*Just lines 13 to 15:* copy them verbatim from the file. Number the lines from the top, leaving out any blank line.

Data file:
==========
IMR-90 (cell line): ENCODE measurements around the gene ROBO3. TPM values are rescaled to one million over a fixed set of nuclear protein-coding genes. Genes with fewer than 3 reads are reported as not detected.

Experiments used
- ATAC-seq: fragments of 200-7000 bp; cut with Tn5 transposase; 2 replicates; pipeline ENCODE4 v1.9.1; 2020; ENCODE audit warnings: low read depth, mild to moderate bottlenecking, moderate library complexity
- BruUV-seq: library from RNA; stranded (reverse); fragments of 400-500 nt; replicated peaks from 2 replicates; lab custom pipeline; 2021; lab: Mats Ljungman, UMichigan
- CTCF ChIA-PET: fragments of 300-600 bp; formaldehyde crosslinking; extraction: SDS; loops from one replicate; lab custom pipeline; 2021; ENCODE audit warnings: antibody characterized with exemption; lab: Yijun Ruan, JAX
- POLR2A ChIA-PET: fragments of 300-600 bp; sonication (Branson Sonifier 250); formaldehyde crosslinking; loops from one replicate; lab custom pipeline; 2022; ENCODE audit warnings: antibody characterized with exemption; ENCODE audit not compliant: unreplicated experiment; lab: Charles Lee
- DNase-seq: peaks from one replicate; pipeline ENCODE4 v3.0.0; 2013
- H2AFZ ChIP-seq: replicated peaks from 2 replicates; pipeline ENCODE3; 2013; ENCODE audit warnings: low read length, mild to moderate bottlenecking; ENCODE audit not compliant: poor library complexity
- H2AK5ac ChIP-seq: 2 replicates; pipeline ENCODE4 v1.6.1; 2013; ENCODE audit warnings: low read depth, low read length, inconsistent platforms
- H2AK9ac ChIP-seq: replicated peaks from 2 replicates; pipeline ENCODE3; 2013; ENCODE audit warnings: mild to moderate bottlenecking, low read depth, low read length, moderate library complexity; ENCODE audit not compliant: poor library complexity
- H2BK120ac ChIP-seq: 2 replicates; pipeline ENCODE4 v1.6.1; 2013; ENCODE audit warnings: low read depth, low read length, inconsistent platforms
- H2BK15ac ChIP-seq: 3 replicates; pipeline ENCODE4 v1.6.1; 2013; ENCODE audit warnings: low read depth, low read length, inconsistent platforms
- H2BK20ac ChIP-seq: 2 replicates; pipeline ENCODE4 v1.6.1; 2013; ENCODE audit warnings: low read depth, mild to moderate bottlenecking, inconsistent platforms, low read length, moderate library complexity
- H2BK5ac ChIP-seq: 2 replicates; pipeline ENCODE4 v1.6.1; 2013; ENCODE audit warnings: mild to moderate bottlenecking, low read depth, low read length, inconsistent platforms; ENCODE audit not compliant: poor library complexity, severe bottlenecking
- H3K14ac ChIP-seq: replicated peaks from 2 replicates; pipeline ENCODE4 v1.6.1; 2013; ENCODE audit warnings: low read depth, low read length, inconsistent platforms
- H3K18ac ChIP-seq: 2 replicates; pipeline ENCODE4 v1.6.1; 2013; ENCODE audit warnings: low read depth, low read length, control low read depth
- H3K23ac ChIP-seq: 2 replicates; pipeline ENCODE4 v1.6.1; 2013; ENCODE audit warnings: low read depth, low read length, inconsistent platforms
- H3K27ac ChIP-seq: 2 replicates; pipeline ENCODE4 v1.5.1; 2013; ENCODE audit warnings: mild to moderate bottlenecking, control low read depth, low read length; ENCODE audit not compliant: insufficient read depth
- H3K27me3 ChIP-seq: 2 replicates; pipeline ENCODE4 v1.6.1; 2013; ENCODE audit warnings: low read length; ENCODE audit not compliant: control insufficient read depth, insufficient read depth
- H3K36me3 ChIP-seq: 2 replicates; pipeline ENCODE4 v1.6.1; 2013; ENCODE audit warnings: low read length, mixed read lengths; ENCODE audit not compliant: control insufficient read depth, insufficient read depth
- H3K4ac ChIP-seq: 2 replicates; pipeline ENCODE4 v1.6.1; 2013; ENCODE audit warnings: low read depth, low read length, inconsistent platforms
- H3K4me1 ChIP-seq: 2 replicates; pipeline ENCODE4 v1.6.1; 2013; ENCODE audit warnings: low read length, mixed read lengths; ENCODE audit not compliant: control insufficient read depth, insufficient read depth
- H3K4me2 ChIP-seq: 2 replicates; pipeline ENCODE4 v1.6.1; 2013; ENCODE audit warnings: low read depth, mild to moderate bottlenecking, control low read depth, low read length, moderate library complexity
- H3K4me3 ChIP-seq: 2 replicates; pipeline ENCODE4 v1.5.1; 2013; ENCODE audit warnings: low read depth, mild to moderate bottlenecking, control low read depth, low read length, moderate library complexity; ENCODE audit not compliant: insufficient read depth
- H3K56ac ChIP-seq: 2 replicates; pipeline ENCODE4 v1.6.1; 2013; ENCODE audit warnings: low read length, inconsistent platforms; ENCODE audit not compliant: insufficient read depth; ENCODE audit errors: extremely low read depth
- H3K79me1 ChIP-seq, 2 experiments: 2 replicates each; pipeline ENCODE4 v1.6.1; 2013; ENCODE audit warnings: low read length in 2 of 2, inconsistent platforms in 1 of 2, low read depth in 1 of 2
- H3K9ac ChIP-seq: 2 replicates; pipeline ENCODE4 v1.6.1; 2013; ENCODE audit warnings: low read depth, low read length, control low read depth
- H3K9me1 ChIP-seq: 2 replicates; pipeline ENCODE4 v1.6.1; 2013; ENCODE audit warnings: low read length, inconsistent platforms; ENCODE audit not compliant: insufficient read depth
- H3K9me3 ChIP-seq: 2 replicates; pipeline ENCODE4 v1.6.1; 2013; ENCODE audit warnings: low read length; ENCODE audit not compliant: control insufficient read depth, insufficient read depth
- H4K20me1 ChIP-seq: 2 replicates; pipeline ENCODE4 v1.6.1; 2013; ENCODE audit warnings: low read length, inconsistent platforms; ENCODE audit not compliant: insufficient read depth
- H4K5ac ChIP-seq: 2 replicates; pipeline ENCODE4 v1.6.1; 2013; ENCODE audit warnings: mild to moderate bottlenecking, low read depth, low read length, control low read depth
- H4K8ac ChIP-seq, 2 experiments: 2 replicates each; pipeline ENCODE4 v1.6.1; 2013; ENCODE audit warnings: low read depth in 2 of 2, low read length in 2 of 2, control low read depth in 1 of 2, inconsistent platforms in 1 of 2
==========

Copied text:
- H2BK20ac ChIP-seq: 2 replicates; pipeline ENCODE4 v1.6.1; 2013; ENCODE audit warnings: low read depth, mild to moderate bottlenecking, inconsistent platforms, low read length, moderate library complexity
- H2BK5ac ChIP-seq: 2 replicates; pipeline ENCODE4 v1.6.1; 2013; ENCODE audit warnings: mild to moderate bottlenecking, low read depth, low read length, inconsistent platforms; ENCODE audit not compliant: poor library complexity, severe bottlenecking
- H3K14ac ChIP-seq: replicated peaks from 2 replicates; pipeline ENCODE4 v1.6.1; 2013; ENCODE audit warnings: low read depth, low read length, inconsistent platforms